By Jason Lamphier
So, have you hung up your dresses? Are you done with the crazy stage antics?
For now. [With that], I was never really making a statement. I was always just kind of taking the piss out. People started referring to me as this hideous person, a freak, and my first reaction to that was, �Do you want to see how much of a freak I am really? Let�s play.� I�m intrigued by that: Get a persona and destroy it, and then say, �Oh, by the way, that persona was meaningless -- that wasn�t me.� That�s what intrigued me about Bowie.
You don�t think that person with the fake blood and dresses is you?
I think that�s the kid me, my childhood self throwing a tantrum in its current stifled repressed situation. It was all about the sensation. I don�t mean to be sensationalist, but I don�t really give a shit if people think that�s what it is.
So when you say it�s all about the sensation, do you mean it�s more the sensation you get?
The evocative sense. Not causing a stir but evoking something for the audience. I was thinking a lot about the abuse I�d gone through as a child, and it was kind of that character -- the abused child. The dress represented my being forced into a feminine role. Not by my parents. Other kids -- neighborhood boys and stuff -- they sexualized me at a very young age.
Do you think you enjoyed playing the feminine role as a child?
I embraced it. In a certain way, my mom and my sister often let me do whatever I wanted. I wanted to wear frilly dresses and high heels and run around the house. That was kind of a big deal when I was growing up because I wanted to go to the grocery store in my dress, and they were like, �You can do that around the house, but you can�t go out.�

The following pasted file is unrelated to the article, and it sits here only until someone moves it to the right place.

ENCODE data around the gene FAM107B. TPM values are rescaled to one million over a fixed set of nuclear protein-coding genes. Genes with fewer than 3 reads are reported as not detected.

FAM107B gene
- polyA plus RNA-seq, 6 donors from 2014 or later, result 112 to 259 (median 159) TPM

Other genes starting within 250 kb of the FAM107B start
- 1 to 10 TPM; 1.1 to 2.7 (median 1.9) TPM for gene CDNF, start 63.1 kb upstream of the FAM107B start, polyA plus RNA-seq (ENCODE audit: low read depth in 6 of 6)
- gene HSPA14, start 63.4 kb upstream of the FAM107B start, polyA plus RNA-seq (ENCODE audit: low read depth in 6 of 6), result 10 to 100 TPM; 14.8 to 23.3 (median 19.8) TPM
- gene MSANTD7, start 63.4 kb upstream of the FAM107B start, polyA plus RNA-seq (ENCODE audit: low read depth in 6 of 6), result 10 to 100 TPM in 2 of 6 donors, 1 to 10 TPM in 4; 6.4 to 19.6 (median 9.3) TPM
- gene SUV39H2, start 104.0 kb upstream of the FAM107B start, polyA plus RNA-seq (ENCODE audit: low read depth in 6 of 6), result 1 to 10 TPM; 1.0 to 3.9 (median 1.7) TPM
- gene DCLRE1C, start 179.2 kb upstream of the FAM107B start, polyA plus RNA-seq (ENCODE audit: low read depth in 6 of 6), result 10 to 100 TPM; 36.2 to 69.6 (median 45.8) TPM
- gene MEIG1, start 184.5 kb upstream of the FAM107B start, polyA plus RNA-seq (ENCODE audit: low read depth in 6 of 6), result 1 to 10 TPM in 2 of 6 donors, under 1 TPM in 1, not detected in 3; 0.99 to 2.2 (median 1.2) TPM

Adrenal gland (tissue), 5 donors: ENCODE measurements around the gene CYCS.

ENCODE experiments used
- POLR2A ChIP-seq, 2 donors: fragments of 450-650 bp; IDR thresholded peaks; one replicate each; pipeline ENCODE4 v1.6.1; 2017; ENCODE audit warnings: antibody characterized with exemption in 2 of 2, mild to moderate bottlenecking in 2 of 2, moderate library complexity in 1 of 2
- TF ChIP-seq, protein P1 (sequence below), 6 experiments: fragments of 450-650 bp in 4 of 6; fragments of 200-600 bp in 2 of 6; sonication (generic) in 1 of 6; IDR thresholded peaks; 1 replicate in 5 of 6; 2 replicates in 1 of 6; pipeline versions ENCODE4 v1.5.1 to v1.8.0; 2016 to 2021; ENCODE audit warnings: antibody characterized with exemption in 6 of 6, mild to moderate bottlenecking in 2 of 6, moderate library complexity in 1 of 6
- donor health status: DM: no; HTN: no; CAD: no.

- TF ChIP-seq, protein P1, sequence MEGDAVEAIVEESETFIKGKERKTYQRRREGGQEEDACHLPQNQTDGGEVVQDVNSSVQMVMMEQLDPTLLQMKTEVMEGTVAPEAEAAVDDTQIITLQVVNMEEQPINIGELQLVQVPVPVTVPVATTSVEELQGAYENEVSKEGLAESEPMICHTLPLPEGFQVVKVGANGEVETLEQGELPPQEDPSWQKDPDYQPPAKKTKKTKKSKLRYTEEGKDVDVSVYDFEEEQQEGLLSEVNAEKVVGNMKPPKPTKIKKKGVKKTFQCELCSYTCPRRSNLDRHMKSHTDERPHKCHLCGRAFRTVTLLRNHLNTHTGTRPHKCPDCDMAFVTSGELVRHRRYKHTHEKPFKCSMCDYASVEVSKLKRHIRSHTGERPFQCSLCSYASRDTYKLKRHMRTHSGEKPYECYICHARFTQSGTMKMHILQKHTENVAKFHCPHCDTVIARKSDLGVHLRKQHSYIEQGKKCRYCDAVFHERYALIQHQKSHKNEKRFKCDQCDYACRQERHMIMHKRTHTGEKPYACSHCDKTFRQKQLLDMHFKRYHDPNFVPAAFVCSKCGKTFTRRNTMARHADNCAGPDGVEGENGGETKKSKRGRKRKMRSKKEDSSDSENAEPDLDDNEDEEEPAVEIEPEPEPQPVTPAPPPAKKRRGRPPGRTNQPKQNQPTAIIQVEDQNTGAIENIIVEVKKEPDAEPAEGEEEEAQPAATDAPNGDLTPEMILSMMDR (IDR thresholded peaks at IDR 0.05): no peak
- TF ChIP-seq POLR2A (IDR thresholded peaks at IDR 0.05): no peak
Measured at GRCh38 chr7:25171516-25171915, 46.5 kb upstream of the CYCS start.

Your mother was actually pretty amenable as far as your gender bending was concerned.
There were obviously limits. It�s one thing to be interested in experimenting with gender roles at that age. It�s another thing to be abused while that�s happening. It creates a freeze on your mental development.
But it wasn�t your parents who abused you.
My God, no. My parents love me very much and have always supported me no matter what I�ve done, which is saying a lot because my dad is a conservative republican Christian.
Do your parents think, He�s crazy on stage, he�s going to be crazy off stage?
There�s a big article in The New York Times from when we played at the Mercury Lounge and a photo of me screaming like a lunatic, the mic covered in fake blood, and [I�m wearing] the dress, and I remember walking into the kitchen [at my parents� house] and [my dad] had it taped to the refrigerator door.
Was he proud of it?
He was very proud of it. He was like, �I don�t like what you�re doing, but I�m very proud that you�re doing it.� That�s pretty amazing. He knows that I�m not trying to play games with people�s minds. I get e-mails all the time that are like �I don�t know that I�m gay, and I don�t know that I�m straight, but I�m attracted to this boy and he doesn�t like me back.� All I can write back is �Good luck,� you know? I would love to have wisdom, and hopefully someday I will have wisdom, but I�m still stuck in the confusion.
Would you say your music is the wisdom you can offer at this point?
It�s the best thing I can offer. It�s what I try to do -- something therapeutic. I want to create healing music, the kind of records I wanted to hear when I was first infatuated with my best friend and had that love glow -- that feeling that the world is awesome, but then you start realizing that it�s imperfect. It�s what I�m trying to capture.
Check out Deerhunter's trippy video for "Strange Lights" here.